Although vitamin D is one of the nutrients that your body can produce on its own, according to data from the National Institutes of Health (NIH), up to 25% of people are still deficient.
Vitamin D from dietary sources is very limited.3 Mushrooms are a plant source of vitamin D. But even these sources don’t contain much vitamin D—to get enough, you’d have to eat them almost daily.10
In light of all this, supplements and fortified foods are a good option for many people, particularly those with plant-based diets.3 Common fortified food sources include:
- Whole grain breakfast cereals
- Orange juice
- Soy, nut, and oat milks
How Much Vitamin D Do You Need?
This is another area where medical professionals still haven’t quite come to a conclusion. Different countries have different agreed-upon recommendations for vitamin D sufficiency and intake levels.
Currently, the NIH recommends that adults ages 19 to 70 should get 15 micrograms, or 600 International Units (IU) per day. People over 70, especially women in menopause, need a bit more (about 800 IU).9
It’s possible to get too much vitamin D as well as too little. The upper limit for adults as suggested by the NIH is 100 micrograms, or 4,000 IU.3
Can You Get Enough Vitamin D From the Sun?
You've probably heard people say sunshine helps a low vitamin D level. Vitamin D is often called the sunshine vitamin because your body uses a protein in the skin to synthesize UVB rays naturally. Most of us produce at least some vitamin D in this way.
However, many factors limit the amount of vitamin D your body can make from sunlight absorption:
- Sun filtered through windows limits vitamin D production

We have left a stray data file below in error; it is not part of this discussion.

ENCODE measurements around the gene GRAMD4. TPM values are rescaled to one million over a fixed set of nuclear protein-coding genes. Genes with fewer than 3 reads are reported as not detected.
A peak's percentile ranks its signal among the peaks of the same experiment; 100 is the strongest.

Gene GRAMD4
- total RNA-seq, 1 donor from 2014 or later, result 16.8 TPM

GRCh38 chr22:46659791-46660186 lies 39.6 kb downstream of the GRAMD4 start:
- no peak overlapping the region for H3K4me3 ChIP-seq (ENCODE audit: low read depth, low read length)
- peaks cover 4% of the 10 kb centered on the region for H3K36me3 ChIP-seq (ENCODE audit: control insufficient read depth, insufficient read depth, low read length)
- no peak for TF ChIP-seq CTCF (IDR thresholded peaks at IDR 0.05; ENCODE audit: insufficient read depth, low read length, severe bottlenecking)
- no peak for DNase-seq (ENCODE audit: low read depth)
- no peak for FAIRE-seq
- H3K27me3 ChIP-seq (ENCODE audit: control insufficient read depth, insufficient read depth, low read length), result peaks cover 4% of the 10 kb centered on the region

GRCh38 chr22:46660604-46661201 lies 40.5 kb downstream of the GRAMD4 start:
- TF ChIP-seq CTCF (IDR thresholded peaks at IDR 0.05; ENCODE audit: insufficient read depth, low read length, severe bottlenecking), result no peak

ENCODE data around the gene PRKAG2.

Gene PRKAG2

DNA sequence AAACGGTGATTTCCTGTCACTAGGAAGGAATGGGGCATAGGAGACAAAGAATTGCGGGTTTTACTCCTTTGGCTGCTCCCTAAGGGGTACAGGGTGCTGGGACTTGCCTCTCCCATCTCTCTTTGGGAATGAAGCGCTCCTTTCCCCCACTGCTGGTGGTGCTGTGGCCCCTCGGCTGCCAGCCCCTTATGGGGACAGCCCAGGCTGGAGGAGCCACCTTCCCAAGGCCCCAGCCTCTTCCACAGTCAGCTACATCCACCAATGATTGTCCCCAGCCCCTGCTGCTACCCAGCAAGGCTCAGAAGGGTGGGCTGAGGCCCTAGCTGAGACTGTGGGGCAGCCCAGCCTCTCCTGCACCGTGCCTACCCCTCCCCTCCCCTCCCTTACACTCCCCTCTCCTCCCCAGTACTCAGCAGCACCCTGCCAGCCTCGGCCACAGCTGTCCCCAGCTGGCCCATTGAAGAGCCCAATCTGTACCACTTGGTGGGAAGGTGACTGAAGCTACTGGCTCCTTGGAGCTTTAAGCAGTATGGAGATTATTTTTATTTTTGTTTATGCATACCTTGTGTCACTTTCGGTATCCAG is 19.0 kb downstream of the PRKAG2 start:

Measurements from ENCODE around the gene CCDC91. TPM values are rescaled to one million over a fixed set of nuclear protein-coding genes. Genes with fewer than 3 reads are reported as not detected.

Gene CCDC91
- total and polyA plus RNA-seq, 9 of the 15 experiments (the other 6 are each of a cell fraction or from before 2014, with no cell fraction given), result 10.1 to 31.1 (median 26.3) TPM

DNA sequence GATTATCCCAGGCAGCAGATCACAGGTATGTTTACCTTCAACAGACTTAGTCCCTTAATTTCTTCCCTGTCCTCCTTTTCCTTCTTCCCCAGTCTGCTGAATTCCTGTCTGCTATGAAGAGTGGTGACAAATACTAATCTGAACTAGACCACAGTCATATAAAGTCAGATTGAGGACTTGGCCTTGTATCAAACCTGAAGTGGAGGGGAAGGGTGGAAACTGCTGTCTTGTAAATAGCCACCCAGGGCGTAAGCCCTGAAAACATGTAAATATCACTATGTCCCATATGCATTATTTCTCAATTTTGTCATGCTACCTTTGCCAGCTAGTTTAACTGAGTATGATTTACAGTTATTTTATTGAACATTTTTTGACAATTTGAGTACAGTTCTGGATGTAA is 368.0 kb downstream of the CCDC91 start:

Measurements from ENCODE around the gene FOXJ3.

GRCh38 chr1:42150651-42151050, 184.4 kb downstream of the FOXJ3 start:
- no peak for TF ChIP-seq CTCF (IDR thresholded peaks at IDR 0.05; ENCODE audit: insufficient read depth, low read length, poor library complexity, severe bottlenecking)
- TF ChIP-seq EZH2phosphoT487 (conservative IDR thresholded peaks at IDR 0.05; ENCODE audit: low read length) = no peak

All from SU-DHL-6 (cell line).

- Natural vitamin D production declines with age
- Darker skin tones produce less vitamin D from sunlight and may require hours of sun exposure to produce sufficient amounts
- Clouds, fog, and smog all reduce the amount of UV light available to your skin
- 30% or more of the skin’s surface needs to be exposed to absorb sufficient UVB light—which is not easy to manage in cold climates10
It’s very important to balance your body’s need for sunlight with skin safety. Too much exposure to UV radiation damages your skin, leading to premature wrinkles, changes in skin tone and texture, and greatly increasing your risk of skin cancer.9 Cover up with sun-protective clothing, and remember your sunscreen.
Vitamin D Deficiency
While vitamin D has been believed to help with immune health and other functions of the body, deficiencies in vitamin D have been linked to a variety of health problems. Recent research has even indicated that people with lower levels of vitamin D in their bloodstream appeared to be at higher risk of contracting COVID-19.11
Other conditions that are or may be connected to low levels of vitamin D include:
- Improper bone development – Deficiency in children can lead to conditions like rickets, in which the bones are soft, malformed, and painful.3
- Increased risk of osteoporosis – In adults, low levels of vitamin D are strongly associated with loss of bone density and increased risk of fractures.3
- Increased risk of autoimmune disorders – There also appears to be a link between vitamin D deficiency and autoimmune disorders such as arthritis, asthma, and diabetes, but research into this connection is still ongoing.12
- Inflammatory bowel disease – Deficiency in vitamin D is common among sufferers of inflammatory disorders of the bowels, such as Crohn’s disease and ulcerative colitis. Low levels of vitamin D may increase the risk of flare-ups and relapses.
How to Get More Vitamin D In Your Routine
So the question becomes how to tackle low Vitamin D levels. According to the NIH, because so few foods contain vitamin D, most Americans get their vitamin D from supplements and fortified foods.